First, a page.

Indonesia makes 4th straight rate cut to help lift sluggish growth
By Nilufar Rizki and Maikel Jefriando
JAKARTA, Oct 24 (Reuters) - Indonesia's central bank stepped up efforts to boost Southeast Asia's largest economy on Thursday by cutting its benchmark interest rate for the fourth time in four months, while saying growth in the third quarter may be slower than expected.
Bank Indonesia (BI) lowered the 7-day reverse repurchase rate IDCBRR=ECI by 25 basis points (bps) to 5.00%, Governor Perry Warjiyo said, as predicted by 18 out of 30 economists in a Reuters poll.
Since July, the central bank has rolled back 100 bps of the 175 bps of rate hikes made in 2018 to contain capital outflows related to monetary tightening by the U.S. Federal Reserve.
Warjiyo raised a possibility of more cuts, while reiterating that all BI policies have been directed at boosting growth as "pre-emptive" measures amid global economic slowdown.
"Room for accommodative policy mix is still there," Warjiyo told reporters after a policy meeting.
"How we utilize it is data dependent, month by month we will review domestic and global economic development. What the data dependent is about, it is about the using the right instrument, deciding the size and the timing," he said, adding that tools that can be used include the benchmark rate or banks' reserve requirement ratios.
Capital Economics said the slowing economy and subdued inflation mean BI "would certainly like to cut rates again in the coming months", but the timing will be determined by the rupiah's IDR= performance.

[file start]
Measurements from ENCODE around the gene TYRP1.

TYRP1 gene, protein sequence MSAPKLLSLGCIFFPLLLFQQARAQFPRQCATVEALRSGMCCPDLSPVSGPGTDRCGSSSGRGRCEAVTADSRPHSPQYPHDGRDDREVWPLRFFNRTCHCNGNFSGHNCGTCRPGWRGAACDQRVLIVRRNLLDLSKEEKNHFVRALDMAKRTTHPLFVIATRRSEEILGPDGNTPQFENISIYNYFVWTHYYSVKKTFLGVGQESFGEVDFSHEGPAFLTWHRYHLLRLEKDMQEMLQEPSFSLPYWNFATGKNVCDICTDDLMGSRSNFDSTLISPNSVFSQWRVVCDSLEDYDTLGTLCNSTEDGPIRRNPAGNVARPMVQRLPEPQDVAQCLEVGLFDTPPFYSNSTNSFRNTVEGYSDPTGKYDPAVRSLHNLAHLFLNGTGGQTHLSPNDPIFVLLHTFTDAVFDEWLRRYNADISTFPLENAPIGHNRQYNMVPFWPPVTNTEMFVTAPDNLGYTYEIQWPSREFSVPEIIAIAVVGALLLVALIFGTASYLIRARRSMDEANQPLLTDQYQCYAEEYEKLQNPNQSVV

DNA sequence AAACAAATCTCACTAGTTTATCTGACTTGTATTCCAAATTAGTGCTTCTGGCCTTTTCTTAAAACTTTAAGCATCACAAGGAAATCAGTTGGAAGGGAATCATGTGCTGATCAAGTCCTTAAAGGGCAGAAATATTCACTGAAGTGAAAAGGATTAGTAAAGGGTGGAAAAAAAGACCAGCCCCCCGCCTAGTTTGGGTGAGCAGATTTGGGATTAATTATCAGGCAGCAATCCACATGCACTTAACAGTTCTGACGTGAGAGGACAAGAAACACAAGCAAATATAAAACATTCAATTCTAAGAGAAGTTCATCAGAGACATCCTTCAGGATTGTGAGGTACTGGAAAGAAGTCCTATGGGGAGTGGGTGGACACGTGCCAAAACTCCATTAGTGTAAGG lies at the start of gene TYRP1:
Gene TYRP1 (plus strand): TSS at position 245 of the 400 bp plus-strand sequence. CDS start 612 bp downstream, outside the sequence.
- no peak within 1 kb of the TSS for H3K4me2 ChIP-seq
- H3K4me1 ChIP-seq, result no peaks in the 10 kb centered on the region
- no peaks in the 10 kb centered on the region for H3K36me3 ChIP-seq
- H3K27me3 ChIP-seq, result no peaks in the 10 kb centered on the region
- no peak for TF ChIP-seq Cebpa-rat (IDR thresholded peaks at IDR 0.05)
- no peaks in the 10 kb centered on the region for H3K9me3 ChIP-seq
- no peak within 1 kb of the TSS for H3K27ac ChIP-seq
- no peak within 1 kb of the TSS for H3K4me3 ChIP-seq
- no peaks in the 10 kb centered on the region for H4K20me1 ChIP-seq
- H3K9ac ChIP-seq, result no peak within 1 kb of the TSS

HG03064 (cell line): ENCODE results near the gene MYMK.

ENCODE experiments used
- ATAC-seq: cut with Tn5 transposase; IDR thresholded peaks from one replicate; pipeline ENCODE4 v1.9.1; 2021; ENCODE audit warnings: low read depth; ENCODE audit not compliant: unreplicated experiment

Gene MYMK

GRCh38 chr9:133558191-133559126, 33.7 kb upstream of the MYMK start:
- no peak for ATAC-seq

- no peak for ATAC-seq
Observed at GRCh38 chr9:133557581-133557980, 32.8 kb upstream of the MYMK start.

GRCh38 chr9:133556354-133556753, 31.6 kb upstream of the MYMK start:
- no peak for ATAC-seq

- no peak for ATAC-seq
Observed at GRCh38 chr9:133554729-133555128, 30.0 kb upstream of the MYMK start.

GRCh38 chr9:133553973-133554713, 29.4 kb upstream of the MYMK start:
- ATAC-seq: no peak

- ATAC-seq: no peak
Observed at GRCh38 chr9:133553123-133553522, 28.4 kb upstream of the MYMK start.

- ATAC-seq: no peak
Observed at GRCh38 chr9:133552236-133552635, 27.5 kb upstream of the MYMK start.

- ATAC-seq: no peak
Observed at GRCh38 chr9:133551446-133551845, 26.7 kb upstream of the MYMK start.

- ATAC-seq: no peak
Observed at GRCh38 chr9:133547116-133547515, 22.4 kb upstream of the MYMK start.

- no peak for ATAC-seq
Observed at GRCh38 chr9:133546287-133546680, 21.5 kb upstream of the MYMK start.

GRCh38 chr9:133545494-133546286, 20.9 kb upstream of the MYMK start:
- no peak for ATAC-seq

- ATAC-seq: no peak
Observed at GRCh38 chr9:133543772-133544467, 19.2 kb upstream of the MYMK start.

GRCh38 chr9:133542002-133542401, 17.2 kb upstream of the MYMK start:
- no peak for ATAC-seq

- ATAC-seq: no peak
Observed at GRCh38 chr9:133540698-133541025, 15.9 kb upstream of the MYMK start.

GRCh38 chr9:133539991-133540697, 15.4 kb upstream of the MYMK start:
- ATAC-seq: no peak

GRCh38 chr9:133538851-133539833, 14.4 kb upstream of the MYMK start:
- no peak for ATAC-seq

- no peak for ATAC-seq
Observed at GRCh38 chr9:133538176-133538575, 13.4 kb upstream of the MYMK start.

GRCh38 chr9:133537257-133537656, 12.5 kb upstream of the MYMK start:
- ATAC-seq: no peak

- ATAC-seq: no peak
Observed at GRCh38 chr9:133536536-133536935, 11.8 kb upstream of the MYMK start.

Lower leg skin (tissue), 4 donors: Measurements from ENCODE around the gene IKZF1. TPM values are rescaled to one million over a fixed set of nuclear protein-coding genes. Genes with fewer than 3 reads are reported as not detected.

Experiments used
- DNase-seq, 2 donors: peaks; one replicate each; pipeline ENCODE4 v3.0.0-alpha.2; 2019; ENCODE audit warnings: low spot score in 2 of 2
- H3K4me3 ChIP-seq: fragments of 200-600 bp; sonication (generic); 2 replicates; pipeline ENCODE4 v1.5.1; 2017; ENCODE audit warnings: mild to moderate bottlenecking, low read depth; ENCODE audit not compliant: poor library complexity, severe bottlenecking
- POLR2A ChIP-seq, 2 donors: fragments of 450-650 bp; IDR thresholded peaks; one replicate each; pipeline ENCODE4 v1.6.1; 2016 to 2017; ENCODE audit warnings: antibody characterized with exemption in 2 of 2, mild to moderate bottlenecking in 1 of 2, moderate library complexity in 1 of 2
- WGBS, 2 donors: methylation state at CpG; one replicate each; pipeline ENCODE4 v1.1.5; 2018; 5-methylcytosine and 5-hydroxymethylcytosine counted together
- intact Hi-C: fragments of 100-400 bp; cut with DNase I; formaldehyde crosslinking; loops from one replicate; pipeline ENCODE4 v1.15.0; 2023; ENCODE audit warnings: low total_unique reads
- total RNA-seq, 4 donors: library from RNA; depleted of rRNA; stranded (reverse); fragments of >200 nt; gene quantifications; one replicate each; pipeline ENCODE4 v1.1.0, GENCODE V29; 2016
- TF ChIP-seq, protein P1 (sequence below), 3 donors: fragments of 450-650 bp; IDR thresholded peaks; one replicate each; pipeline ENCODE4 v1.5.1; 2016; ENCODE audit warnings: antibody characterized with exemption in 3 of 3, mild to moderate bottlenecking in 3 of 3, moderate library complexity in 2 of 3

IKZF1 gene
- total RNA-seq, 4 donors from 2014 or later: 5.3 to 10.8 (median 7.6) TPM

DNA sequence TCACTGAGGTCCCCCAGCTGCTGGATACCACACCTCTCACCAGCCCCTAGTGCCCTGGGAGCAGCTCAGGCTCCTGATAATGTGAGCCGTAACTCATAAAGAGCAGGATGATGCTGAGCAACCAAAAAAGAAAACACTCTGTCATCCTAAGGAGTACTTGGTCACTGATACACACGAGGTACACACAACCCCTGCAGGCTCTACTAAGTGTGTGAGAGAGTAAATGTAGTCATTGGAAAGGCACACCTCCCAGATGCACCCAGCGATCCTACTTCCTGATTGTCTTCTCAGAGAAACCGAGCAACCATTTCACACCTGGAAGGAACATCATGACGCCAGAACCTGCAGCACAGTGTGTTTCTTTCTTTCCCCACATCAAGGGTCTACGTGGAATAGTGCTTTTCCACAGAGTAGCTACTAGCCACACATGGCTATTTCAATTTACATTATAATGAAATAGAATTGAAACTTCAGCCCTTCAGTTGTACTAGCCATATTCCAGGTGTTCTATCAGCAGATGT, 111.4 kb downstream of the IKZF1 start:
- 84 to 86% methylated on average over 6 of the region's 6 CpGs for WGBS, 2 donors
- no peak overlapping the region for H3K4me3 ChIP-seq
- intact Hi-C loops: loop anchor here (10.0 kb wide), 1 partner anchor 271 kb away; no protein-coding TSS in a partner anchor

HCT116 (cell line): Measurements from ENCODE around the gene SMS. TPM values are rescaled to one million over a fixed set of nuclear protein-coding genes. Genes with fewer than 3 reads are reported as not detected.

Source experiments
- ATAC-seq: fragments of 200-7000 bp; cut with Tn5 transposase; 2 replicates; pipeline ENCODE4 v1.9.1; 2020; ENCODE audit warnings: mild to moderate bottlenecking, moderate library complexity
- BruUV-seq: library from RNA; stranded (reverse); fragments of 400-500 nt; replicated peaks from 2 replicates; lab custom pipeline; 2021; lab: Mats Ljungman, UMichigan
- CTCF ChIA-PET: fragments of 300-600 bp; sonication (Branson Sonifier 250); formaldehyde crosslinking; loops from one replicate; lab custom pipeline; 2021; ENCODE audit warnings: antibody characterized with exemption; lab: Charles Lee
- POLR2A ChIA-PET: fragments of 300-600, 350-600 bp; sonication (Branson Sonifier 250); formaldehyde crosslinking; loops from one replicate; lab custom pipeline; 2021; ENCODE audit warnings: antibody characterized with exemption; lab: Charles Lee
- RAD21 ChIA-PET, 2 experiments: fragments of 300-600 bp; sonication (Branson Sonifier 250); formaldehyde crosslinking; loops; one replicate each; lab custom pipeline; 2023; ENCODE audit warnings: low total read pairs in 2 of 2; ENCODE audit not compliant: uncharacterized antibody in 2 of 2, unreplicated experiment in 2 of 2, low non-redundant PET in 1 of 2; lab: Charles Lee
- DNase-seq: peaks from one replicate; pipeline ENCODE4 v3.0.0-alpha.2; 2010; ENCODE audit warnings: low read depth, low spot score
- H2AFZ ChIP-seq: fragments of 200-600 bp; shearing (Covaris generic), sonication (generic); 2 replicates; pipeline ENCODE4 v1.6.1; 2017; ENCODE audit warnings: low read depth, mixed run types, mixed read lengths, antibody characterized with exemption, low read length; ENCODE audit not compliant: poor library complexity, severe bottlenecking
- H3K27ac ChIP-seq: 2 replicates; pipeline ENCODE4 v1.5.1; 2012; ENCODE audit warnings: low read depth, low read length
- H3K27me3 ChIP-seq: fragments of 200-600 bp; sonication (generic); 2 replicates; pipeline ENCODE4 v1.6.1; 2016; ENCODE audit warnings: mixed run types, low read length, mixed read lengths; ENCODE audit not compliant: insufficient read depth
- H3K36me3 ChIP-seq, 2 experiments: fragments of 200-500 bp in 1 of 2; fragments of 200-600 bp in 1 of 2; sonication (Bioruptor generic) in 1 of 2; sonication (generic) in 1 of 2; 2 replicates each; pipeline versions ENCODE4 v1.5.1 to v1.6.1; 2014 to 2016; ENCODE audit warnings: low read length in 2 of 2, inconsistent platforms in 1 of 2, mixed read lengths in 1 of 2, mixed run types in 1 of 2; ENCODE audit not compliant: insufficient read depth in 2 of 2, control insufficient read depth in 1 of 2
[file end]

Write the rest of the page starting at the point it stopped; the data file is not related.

The currency has been stable this year, but it is "likely to lose ground against the greenback over the coming months if, as we suspect, slowing global growth and an escalation of the trade war lead to a rise in global risk aversion," the consultancy said.
After the rate decision, the rupiah weakened very slightly to 14,046 to the dollar from 14,035.
SLIGHT Q3 REVISION
BI revised down a touch its outlook for the third quarter growth to 5.05% from 5.1%, but maintained its forecast for full-year 2019 at around 5.1%, Warjiyo said, while noting that the government should provide fiscal stimulus to help boost GDP expansion to 5.3% in 2020.
In July-September, there have been signs of further slump in the economy, with car and motorcycle sales falling, a private Purchasing Managers' Index (PMI) showing continuing contraction and the weakest loan growth in 20 months in September.
The BI meeting ended the day after President Joko Widodo, who began a second five-year term on Sunday, named a cabinet that retained Sri Mulyani Indrawati as finance minister, which the market welcomed.
Widodo will be under pressure to raise the economic growth rate, which has been stuck close to around 5% for years, and to attract more foreign investment, which has slumped.
Investors may begin to realise their business plans in the final quarter of 2019, following Widodo's announcement of the cabinet, Warjiyo said
Inflation was not a concern, the governor said, predicting it would stay within target this and next year, while the current account deficit would be manageable and 2019 balance of payments "certain" to post a surplus.
(Additional reporting by Fransiska Nangoy; Writing by Gayatri Suroyo; Editing by Richard Borsuk)
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